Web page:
For those marking their calendars far in advance, the next celebration of Passover will begin at sundown on April 19, 2008.
This means well-connected American Jews have almost a full year to lobby for their favorite rabbi to make the unofficial, but totally buzz-worthy, list of the nation's 50 top rabbis. The pre-Passover list in Newsweek was such a hit that the film-industry players who created it are already gearing up for the sequel.
The goal was to jump start discussions about what it means to be an "influential" rabbi today, said Jay Sanderson, head of the Jewish TV Network and producer of the PBS series "The Jewish Americans." But it's hard to talk about shepherds without discussing their flocks. That was the point.
"The whole concept of what it means to be an effective leader is changing so fast and this is certainly true for the Jews," he said. "So some people are talking about the fact that we didn't ask, 'Who is the most learned rabbi?' or 'Who has the most powerful pulpit? Instead, we specifically asked, 'Who is the most influential rabbi and what does that mean, today?'...
"Some of our rabbis are preaching in what can only be called 'virtual pulpits.' "
When it comes to buzz, it didn't hurt that the list was created by Sanderson and two other top mass-media executives -- Gary Ginsberg of News Corp. and Sony Pictures CEO Michael Lynton -- rather than by panels of community leaders and scholars.
The result was an earthquake in the Jewish blogosphere and wide coverage in the mainstream press.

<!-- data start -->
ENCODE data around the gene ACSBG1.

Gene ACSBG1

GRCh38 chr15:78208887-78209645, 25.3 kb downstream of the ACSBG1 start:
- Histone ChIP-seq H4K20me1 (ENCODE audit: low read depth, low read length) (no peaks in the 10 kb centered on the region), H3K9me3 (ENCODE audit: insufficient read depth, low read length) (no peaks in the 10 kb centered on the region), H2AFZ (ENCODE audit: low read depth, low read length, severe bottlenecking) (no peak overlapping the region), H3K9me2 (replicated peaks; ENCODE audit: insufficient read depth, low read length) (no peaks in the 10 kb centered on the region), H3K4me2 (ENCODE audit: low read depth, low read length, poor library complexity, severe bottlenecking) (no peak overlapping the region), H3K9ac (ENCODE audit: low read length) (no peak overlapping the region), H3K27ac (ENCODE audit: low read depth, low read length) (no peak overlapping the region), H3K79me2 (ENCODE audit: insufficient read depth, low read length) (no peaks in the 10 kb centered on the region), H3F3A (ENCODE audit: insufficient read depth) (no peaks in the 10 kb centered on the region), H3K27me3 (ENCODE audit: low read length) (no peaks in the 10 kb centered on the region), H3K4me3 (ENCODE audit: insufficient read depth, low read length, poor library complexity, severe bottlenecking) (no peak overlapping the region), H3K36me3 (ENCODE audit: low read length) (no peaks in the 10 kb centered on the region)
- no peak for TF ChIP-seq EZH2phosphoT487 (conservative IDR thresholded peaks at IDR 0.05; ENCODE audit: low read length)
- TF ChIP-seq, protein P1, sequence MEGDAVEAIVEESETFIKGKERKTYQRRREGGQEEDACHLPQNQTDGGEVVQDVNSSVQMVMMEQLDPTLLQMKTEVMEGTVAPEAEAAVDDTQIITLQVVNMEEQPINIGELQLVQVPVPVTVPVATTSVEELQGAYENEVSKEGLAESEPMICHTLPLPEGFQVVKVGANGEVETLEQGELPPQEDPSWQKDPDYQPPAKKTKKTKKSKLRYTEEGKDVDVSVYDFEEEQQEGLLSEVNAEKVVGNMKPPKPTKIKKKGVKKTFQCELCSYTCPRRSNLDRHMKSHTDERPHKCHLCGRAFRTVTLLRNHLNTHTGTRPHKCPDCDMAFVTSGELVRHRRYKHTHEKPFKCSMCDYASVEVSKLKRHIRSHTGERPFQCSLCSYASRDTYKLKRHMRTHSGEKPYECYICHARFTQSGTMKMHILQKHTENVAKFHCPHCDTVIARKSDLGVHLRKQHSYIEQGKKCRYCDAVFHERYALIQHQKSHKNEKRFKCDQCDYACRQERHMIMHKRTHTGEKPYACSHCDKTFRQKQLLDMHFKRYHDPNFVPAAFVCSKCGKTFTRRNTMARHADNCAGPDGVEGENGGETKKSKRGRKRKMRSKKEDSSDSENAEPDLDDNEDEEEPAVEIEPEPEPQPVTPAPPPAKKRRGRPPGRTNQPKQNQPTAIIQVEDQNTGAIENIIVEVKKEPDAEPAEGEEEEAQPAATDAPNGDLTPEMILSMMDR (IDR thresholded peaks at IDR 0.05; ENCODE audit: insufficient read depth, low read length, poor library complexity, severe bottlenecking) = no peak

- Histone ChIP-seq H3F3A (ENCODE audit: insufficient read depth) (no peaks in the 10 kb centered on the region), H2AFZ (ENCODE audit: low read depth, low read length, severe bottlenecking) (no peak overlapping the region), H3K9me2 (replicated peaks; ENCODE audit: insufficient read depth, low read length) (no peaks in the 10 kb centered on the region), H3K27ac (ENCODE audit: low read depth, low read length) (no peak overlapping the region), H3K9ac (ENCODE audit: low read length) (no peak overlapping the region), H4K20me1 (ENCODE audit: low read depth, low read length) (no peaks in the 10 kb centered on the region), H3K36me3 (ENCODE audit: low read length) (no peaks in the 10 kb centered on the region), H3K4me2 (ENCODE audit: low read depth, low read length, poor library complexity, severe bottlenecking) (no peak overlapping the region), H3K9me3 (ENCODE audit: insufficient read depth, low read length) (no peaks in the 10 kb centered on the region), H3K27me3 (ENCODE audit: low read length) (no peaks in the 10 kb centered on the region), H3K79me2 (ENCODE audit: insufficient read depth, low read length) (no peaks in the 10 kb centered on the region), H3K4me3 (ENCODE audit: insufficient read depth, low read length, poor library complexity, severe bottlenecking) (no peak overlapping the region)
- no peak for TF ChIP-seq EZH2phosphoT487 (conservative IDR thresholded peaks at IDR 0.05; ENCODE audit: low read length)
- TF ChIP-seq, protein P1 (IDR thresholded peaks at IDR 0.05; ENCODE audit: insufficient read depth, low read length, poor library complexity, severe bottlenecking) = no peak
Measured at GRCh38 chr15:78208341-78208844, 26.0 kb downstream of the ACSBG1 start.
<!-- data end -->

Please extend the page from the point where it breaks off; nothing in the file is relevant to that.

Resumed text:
It also didn't hurt that three of the top five picks were from Los Angeles, while the rabbi of the largest congregation in Washington, D.C., was ranked No. 10 and the leader of New York City's largest congregation fell all the way to No. 23. The top pick was Orthodox Rabbi Marvin Hier of Los Angeles, founder of the Simon Wiesenthal Center, the Museum of Tolerance and Moriah Films. The Top 50 list stressed that he is "one phone call away from almost every world leader, journalist and Hollywood studio head."
The 2007 edition began with a 100-candidate shortlist and its creators plan to cast their nets wider next year. Feminists were upset that only five women made the cut.
The project's guiding principles can be seen in the 100-point system used to rank the rabbis. First they asked if the rabbis were known around the world, as well as in America. (20 points) The other questions: Do they have media presence? (10 points) Are they leaders in their own cities? (10 points) Are they leaders within their branches of Judaism? (10 points) How many Jews, in one way or another, follow them? (10 points) Do they have political and social clout? (20 points) Have their careers had a major impact on Judaism (10 points) and the wider culture? (10 points)
In the first list, 18 of the top 50 were listed as Reform, 17 as Orthodox, 10 as Conservative, three as Reconstructionist and two as "Jewish Renewal" rabbis. Next time, said Sanderson, the team will make a stronger effort to identify rabbis with the various movements within that complex Orthodox camp.
After all, the Orthodox rabbi whose selection drew the most flack was Rabbi Yehuda Berg at No. 4, founder of the Kabbalah Center in Los Angeles. He has become a cultural phenomenon by preaching red-string power to Madonna, Britney Spears and many other trendsetters. Some Jewish leaders content that Berg is not really a rabbi.
"Any list that has Yehuda Berg on it is a list that I do not want to be on," said an anonymous rabbi who made the list, but vented to the Jerusalem Post. "I think his name up there on the top tells you all you need to know about the Jewish sophistication of these folks."
Sanderson welcomes the ongoing debate. The key, he said, is that rabbis have to take their various takes on the ancient faith directly to modern Jews -- where they are.
"Picture a young Jewish woman on her treadmill watching the Today Show," he said. "How do you talk to her about Judaism? The answer is that you have to go on the Today Show, because she isn't going to be sitting in your congregation during the High Holy Days. That's the reality, right there."